AQ is the quality of the audit; AS is the degree of auditor specialization on the Brazilian banking industry; CI indicates the relative importance of bank i for the auditor's client portfolio; CL indicates the contract length between the auditor and financial institution in number of years; AC indicates whether bank i has an established Audit Committee; HH reflects the concentration degree of audit services in the Brazilian banking industry, calculated using the Herfindahl- -Hirschman Index, with reference to the volume of total assets of the institutions; LR translates the litigation risk against auditors, calculated by the number of punitive administrative proceedings against the auditors judged by the BCB and the CVM; <RE> is the vector of dummy variables that identify the different rigor level of the regulatory environment of the audit market-RE0102 for audits conducted between 2001 and 2002, RE0309 for audits conducted between 2003 and 2009, and RE1012 for audits conducted between 2010 and 2012; <CONT> is the vector of control variables representing the following: the return on assets (ROA), capitalization degree (CAP), nationality (NAT), origin of the control capital (PUB) and that the bank is listed on the stock exchange (BOV). Significance of the parameters: 1% (***), 5% (**) and 10% (*).

The results initially demonstrate compatibility with those shown in Table 2. In general, all of the variables had the same signs and degree of significance despite the obvious residual changes in the coefficients. The difference was restricted to the variable litigation risk, LR, which, in the previous test, was significant at 10% and now has a p-value of 0.120.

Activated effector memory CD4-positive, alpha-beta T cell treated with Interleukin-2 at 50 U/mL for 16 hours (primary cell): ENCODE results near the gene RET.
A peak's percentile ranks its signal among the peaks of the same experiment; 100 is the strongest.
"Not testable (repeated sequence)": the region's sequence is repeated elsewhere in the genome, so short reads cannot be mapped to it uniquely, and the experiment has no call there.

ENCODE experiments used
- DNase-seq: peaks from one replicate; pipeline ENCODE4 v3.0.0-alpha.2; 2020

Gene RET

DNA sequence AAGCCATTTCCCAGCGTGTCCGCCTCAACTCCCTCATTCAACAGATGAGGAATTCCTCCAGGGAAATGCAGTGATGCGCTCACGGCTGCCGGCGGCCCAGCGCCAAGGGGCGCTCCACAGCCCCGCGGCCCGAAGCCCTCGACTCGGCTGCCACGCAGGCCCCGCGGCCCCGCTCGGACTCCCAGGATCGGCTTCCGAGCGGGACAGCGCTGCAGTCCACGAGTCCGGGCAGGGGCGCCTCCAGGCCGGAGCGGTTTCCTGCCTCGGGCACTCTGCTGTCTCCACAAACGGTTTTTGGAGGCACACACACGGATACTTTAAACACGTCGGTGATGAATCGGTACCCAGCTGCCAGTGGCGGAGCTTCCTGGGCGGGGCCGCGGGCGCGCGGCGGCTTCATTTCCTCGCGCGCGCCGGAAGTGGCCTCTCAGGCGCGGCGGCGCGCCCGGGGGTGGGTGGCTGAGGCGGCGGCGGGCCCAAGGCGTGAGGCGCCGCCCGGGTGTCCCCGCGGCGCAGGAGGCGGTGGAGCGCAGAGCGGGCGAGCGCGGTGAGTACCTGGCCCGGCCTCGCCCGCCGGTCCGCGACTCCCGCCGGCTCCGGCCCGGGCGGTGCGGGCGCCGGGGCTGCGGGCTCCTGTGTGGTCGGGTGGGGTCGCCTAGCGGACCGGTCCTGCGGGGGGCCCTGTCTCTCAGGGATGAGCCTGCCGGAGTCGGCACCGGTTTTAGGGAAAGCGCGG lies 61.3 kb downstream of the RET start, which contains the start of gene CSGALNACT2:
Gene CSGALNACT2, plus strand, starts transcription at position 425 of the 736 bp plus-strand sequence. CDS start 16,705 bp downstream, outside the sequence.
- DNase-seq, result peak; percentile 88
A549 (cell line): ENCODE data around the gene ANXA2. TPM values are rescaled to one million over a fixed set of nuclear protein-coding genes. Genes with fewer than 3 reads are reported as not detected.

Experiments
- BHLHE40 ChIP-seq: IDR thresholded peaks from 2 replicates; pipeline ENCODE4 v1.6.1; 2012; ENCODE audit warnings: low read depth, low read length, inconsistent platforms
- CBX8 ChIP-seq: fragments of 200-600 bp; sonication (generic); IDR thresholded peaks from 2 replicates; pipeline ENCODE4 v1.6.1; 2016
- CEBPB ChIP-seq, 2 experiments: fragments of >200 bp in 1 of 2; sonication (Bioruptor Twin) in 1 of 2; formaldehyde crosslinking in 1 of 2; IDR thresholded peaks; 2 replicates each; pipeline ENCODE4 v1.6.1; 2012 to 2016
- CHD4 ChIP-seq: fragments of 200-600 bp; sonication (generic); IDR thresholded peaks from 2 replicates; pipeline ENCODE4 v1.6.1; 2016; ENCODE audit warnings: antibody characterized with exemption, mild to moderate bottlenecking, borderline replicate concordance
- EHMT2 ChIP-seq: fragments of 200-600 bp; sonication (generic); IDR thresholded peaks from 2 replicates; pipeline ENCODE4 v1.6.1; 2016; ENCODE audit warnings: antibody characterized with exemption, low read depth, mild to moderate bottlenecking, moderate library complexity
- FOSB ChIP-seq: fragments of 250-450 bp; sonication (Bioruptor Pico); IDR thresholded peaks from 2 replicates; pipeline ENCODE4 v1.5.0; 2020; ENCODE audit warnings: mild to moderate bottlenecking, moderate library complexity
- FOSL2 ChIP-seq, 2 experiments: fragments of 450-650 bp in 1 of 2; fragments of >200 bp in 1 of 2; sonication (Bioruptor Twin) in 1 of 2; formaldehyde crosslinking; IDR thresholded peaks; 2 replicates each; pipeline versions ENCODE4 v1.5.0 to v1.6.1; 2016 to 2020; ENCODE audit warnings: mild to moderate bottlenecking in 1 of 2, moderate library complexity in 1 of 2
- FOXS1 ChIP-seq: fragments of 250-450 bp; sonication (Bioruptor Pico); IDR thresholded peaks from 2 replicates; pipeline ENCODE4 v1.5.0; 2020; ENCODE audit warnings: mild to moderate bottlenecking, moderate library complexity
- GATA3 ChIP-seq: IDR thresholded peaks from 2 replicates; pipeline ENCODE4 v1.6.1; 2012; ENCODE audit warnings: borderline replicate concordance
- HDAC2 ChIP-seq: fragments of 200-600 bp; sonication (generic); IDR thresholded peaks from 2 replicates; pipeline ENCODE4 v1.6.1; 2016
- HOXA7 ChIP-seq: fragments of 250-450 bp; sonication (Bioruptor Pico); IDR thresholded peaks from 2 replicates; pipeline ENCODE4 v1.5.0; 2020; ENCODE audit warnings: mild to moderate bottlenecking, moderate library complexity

With specific regard to the audit tenure variable, the results showed an inverse statistically significant relationship between audit quality and auditor-client relationship length. These results are consistent with the empirical evidence of the original tests that indicated a negative relationship between the audit quality and long-term relationship between the audit firms and financial institutions. Thus, the results reinforce the evidence from the tests discussed in Section 5.2.

5.4 Sensitivity Analysis.

To validate the tests shown in Table 2, two additional tests were performed. In the first additional test, model (4.3) was estimated with fixed cross-sectional effects but without the use of control variables. In the second additional test, the model is estimated using the method of double fixed effects - cross-section and time - which imposes the limitation of not considering the variables of temporal nature (HH, LR, RE 0102 and RE 1012).

With minor variations in the coefficients and p-values, these additional tests have confirmed the results found in relation to the signs and statistical significance of the variables of interest, with one exception: the variable LR is not statistically significant in the model estimated with fixed cross-sectional effects and without the control variables. These additional tests reinforce the reliability of the results presented in Table 2.

6 FINAL THOUGHTS

The reliability of financial information is an essential condition for the proper functioning of markets - in particular, the banking market - given that its institutions are subject to the systemic risk known as "bank run" in the case of suspicion by depositors. One of the aspects that can contribute to an environment of trust is the work of independent auditors, historically associated with the purpose of ensuring the credibility of the financial disclosure process. The review conducted by the auditors assumes an even greater significance considering that the preparation of financial information increasingly incorporates subjective aspects of professional judgment, facilitating potential opportunistic behavior by managers in the sense of concealing an occasionally unsatisfactory financial situation.